Bergére Straw Hat, c 1780, Meg Andrews

Bergére Straw Hat, c 1780, Meg Andrews

And check out the silk brocade lining of this one:

Bergére Straw Hat, c 1780, Meg Andrews

Bergére Straw Hat, c 1780, Meg Andrews

Bergére hat, 1780s, lined with ca 1715 Coromandel Coast chintz, Meg Andrews

Bergére hat, 1780s, lined with ca 1715 Coromandel Coast chintz, Meg Andrews

Sources:

Bermingham, Anne and Brewer, John.  Consumption of Culture: 1600-1800: Image, Object, Text.  London: Routledge.  1995

Cumming, Valerie and Cunnington, C.W.; Cunnington, P.E, The dictionary of fashion history (Rev., updated ed.). Oxford: Berg. 2010

Grantland, Brenda and Robak, Mary,  Hatatorium: An Essential Guide for Hat Collectors. Self Published.  2011

O’Hara, Georgina, The Encyclopedia of Fashion: From 1840 to the 1980s.  London: Thames and Hudson Ltd.  1986

18 Comments

  1. The embroidered one is from V&A, one of the inspirations for my own in the making…
    I love the style, especially the simpler straw ones.

    • Isn’t the embroidered one spectacular! Such fabulous work! Thanks for identifying the collection, and can’t wait to see yours!

  2. Fascinating! I have always wondered how they stay on the head…I see similarities in Scarlett’s huge picnic hat, and even in Dior’s huge flat hats for the New Look.

    • Scarlett’s picnic hat (well, the originals it was based on) is an example of the 1860s revival of the bergére look, and the New Look was hugely influenced by the 1860s look – fashion just goes ’round and ’round again!

  3. Hi Leimomi,

    Thanks for your blog which is so much inspiring.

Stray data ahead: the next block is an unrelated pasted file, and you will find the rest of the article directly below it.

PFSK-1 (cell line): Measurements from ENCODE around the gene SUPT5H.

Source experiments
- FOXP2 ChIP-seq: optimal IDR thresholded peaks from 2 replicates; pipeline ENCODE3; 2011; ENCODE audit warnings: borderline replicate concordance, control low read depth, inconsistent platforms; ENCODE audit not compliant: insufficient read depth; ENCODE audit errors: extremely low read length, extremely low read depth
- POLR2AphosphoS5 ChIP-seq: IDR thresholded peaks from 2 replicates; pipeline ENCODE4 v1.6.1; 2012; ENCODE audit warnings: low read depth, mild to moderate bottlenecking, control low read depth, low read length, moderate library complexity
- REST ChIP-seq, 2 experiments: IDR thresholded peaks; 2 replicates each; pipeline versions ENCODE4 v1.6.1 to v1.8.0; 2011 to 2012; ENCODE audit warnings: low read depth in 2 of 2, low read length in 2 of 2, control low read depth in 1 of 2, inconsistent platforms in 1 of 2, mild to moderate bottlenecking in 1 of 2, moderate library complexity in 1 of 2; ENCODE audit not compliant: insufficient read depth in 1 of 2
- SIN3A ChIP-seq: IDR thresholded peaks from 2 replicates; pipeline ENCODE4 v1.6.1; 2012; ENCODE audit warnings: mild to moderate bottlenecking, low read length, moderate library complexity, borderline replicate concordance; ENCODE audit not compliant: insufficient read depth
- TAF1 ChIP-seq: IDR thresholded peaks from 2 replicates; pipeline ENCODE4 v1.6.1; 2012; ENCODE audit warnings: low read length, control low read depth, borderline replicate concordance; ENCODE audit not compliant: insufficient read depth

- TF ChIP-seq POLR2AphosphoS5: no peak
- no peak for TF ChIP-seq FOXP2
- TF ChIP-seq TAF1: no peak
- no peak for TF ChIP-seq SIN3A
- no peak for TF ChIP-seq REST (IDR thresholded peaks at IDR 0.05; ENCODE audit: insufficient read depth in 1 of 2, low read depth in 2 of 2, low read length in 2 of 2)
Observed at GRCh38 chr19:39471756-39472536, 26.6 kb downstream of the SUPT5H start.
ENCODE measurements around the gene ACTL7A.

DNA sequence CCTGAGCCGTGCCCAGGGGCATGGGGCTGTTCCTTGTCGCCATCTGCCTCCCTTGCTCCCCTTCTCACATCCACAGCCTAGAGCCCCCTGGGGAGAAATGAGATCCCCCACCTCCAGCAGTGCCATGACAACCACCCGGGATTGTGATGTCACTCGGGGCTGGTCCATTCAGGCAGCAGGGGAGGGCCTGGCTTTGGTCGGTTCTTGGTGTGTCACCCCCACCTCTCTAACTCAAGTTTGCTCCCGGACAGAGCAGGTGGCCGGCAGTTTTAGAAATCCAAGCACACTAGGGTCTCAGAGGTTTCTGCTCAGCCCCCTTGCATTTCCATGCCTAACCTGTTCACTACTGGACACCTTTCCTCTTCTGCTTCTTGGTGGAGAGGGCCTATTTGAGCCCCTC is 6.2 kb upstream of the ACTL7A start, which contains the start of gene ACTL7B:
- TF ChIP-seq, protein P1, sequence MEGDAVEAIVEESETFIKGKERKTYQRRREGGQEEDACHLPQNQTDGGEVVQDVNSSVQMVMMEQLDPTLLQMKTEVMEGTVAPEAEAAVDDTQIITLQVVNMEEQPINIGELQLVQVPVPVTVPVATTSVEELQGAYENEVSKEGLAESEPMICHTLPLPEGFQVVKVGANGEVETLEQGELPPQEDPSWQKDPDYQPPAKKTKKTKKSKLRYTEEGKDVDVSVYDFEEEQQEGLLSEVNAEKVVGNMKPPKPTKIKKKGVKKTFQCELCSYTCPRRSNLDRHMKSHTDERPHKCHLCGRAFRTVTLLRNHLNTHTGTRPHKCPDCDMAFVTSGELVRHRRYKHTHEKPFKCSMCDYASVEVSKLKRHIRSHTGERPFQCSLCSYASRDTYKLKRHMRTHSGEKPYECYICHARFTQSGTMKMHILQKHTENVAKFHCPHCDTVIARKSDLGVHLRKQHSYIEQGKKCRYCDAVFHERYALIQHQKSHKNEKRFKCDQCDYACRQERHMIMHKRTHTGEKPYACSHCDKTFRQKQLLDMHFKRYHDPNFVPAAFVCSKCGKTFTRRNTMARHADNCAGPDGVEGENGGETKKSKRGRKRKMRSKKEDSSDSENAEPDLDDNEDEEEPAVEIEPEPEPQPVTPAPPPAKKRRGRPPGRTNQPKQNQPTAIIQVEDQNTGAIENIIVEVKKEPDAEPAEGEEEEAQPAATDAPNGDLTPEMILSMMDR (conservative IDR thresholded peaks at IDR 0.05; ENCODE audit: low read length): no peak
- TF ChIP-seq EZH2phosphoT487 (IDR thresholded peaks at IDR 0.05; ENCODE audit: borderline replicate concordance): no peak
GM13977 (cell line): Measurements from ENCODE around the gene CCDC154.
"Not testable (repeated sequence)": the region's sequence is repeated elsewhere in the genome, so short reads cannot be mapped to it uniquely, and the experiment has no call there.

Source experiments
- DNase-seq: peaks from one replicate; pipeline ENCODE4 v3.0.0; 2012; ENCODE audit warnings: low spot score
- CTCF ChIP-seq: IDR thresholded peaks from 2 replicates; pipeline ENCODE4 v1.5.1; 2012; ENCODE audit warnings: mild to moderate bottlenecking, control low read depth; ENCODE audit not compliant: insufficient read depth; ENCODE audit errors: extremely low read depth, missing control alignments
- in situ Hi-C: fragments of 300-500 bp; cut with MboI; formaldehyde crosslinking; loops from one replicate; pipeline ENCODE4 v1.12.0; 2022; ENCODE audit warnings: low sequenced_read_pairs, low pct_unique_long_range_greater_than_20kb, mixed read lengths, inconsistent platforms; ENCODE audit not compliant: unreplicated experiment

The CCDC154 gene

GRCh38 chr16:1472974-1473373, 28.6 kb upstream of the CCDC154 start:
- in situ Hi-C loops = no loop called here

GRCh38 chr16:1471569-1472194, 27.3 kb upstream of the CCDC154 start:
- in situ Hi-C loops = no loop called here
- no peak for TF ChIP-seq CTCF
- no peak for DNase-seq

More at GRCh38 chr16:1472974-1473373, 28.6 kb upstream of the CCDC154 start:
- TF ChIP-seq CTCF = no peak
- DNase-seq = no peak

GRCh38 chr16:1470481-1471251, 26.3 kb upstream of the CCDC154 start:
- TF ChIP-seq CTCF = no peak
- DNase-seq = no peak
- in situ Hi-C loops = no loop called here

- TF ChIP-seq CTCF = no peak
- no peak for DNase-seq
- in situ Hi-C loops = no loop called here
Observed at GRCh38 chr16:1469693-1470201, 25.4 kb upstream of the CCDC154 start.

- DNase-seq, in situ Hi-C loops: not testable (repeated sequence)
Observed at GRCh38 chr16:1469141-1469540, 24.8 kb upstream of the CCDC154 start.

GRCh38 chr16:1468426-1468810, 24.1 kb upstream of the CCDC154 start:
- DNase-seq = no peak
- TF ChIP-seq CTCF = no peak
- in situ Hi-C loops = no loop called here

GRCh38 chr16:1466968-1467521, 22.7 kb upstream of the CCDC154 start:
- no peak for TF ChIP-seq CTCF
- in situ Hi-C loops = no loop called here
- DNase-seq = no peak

Just a little observation. In french we write “bergère” not “bergére” 🙂

    • Alas, without copying and pasting my computer makes it very tricky to write “bergère” not “bergére” 😉

  4. So I have a question. This hat looks a lot like the same sort of shape that was used in the broad, flat hats from the 1940s and 50s (like the cartwheel hats). Could they be called the same thing? Or is there something about them that makes the bergère hats different from those?

    • This is one of those fun word things. If you are talking about the general shape/style of the hat then a bergère is the same thing as a cartwheel (e.g ‘bergère style’ hat), but if you are talking about a specific historical garment, then a bergère is 18th century, and a cartwheel is an 1860s or 1950s hat, so if you tell people you bought a bergère, they should assume it was 18th century. Hope that is clear!

    • Clair Hughes says

      The big feathered beaver felt hats popular from 17th century onwards are sometimes called Cavalier hats, referring to UK Civil War costume- Puritans/Roundheads & Monarchists/Cavaliers – but popular all over Europe. Ruben’s portrait of Helène Fourment in a big feathered beaver, cocked to one side, started a female fashion that has never disappeared – you see it in portraits from then onwards. She was actually borrowing a male style that was very flattering and gave her a coquettish air.

  5. Kay Nickey says

    I love your information but –alas, I missed your instruction on how to make a bergere hat, and I so want to have/make one for an 18th costume I am making and want to wear in November and again in May 2016. Any things published or retrievable on this?